For years now we have seen arguments that if you have to have DRM then you should have standards, but you should not have DRM anyway because somehow or other it should not be happening. Why is this?
This article is not about the debate as to whether DRM should be used or not. Like it or not, DRM is here to stay. But once that is a given, you have to ask yourself if DRM should have standards, and, if it should, then who should be setting the standards and what should those standards address?
Well, at the front of the list of who are organizations such as the British Library (and there aren’t many organizations with their responsibility for the preservation of literature and cultural heritage). British Library need to be sure that once works come out of Copyright they are accessible to all and freely available to copy. And just to clarify, we are not just talking about books: Institutions like the British Library have a responsibility for the full gamut of culture – books, pictures, films, music, radio. Actual multimedia.
Now that’s an interesting challenge for standards.
Let’s just think about the problems of Copyright controls for books. After all, this should be a simple case. They’ve been around a while (since Gutenberg or Chaucer maybe) so we might have some experience of how to cope with them. Well, if we go back to the 1960s you would find that different countries had very different ideas about how long Copyright lasted. In the USA it was 25 years after the death of the author, in the UK it was 50 years, whilst in Germany it was 85 years.
Now can you imagine an IT system that is so clever that it can figure out exactly which Country you are in (OK, GPS could be used, but it would have to be built into every single device – PC, PDA, mobile) and it would have to be connected to a reference time – one of the atomic clock reference sites since nobody could possibly believe the time on a device where the user can choose what it is, and it would then have to figure out what the current laws are regarding expiration of Copyright control (maybe its connected to a global register of deaths?). Sounds too good to be true? Well, that’s because it is.
And I have chosen the simplest possible example of a book which uses only written text from the author.
Now can you begin to imagine the complexity if the book contains pictures, and I mean works of art that an individual artist has created – an example would be the Tenniel illustrations for Lewis Carroll’s Alice in Wonderland. Even worse would be if the modern book contained audio visual components, because they are governed by different rules – their controls currently exist for 100 years after the creation of the work. Since current TRIPS agreements say that Copyright for written works is now 85 years after the death of the author (and please recall that the law that applies is the law that was in force at the moment of creation of the work, not what happened afterwards) that creates some further interesting problems.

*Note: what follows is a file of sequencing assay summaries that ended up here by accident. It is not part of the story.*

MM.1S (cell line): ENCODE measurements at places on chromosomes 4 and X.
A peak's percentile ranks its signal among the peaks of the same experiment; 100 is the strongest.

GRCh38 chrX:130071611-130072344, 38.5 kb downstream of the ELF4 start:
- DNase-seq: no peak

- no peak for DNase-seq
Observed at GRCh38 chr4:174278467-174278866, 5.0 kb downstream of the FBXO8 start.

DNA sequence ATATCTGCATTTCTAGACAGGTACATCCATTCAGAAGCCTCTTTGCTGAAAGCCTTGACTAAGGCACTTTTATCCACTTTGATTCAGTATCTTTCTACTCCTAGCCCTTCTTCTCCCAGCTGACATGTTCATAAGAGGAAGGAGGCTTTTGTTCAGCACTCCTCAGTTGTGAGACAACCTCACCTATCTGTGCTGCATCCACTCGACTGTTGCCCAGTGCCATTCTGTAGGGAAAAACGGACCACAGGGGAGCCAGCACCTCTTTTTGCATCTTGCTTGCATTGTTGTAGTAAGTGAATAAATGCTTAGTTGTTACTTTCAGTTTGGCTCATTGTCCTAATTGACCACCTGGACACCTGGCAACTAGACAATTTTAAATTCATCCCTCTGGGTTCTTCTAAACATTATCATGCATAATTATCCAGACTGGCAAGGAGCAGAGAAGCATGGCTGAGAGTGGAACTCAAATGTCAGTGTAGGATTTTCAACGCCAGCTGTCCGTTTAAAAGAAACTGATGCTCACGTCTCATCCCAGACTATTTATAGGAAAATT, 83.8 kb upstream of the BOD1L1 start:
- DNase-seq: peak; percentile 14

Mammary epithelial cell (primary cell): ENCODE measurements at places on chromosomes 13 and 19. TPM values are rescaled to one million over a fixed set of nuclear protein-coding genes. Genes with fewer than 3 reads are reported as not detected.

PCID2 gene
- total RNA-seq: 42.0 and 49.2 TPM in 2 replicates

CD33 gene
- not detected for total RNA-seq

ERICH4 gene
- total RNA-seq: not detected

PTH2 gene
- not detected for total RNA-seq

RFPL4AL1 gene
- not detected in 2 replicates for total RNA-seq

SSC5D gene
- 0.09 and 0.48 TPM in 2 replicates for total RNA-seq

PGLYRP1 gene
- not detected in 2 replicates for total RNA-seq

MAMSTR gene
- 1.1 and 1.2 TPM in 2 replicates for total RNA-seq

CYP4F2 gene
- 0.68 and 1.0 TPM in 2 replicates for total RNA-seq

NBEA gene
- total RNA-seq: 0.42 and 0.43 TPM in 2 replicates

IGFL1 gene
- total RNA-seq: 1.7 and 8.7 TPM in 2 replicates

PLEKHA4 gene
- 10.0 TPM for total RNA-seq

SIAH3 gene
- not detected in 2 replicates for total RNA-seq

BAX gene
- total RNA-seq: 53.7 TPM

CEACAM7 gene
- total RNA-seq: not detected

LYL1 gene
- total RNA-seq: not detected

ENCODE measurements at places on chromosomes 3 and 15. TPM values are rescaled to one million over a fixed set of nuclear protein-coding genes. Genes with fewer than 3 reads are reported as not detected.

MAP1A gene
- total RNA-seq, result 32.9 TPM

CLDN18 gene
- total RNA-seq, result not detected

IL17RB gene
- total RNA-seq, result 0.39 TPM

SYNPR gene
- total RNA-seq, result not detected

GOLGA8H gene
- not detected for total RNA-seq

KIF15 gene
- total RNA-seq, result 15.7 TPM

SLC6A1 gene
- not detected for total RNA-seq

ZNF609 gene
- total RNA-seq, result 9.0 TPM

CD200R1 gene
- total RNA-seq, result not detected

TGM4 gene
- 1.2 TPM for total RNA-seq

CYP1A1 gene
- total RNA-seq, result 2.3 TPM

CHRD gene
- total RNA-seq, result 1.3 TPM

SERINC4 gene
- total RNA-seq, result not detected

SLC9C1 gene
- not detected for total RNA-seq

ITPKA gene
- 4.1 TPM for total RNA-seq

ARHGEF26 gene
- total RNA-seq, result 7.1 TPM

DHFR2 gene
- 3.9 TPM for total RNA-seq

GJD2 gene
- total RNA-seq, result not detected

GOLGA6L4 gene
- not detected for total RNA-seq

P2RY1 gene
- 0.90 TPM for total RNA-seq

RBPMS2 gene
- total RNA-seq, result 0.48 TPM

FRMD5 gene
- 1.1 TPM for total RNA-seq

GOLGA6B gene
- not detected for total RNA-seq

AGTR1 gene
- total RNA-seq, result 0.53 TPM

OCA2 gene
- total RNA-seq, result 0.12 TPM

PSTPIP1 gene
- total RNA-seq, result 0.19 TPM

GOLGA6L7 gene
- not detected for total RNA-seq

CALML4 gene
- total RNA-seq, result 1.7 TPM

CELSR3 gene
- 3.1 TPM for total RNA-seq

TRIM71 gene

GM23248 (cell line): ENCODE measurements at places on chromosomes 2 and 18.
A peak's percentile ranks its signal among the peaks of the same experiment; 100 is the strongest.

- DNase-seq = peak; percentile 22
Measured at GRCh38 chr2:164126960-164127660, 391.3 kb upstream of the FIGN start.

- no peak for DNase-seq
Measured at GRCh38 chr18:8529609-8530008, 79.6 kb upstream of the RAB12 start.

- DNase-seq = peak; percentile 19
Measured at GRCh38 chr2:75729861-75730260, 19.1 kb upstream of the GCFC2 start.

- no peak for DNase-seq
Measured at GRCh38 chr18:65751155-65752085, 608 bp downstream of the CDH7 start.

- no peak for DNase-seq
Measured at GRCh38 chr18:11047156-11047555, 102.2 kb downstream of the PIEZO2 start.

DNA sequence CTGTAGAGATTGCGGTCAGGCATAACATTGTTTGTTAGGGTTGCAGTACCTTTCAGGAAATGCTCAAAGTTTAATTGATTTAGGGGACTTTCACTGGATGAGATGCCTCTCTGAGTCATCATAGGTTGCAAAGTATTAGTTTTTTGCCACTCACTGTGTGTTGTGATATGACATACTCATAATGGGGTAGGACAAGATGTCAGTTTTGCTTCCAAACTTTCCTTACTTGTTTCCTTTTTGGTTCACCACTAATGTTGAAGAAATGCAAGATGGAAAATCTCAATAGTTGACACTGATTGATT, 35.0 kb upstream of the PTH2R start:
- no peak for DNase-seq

Consider, supposing the author of the work inconveniently lives more than 15 years after the publication of their work. Then whose rights will have priority – the author of the work (who, we might presume, absorbed all the inferior rights to his work, assuming that he has the authority to do this, and that the creators of incorporated film, or music, that are included in the work are indeed inferior, a legal point that we are not competent to make) or the others whose works were incorporated? Would the rights of the author extend the rights of the other works? And exactly how would you register (in a highly formal sense) the death of the author, so as to put DRM systems on notice that is a variable number of years time they should switch themselves off?
Let us assume that there is an even simpler case, that we can establish an unimpeachable authority that could definitively state, with acceptance of full liability for reliance upon its authority, when a Copyright work was freely available how would you actually establish such a body, and how would it actually operate – who would pay for it to be in existence. Because if you cannot figure out how to finance an operation you can be absolutely certain that it cannot and will not exist.
So it seems that until you have solved a few really pragmatic problems that are to do with registration authorities, legal liability and monitoring, the idea of implementing standards in support of DRM is flawed from a business as well as a technological standpoint.
So whilst, in an ideal world, there ought to be standards supporting interoperable DRM, it is currently a pipe dream simply because the complexity of an infrastructure needed to support realistic implementation is not currently present, and will not be available in the foreseeable future.
So, whilst DRM would benefit from Standards, actually the really important issues that Standards would have to address cannot currently be solved. And until there are some significant capabilities introduced – absolutely certain time servers, unimpeachable authorities that can state with full liability for error, the definitive state of a Copyright license for a highly specific work registered and created at a specific time, then it is most unlikely that any development will take place that has any real and valid use in this area, and that proprietary controls, methods and techniques that address the more soluble questions will be implemented. This is because there is a vacuum, rather than there being any clear path to implementing public policy as it applies to any arbitrary nation state or region. This may not make pleasant reading for policy makers, but they are used to making difficult decisions, and this one is nothing new.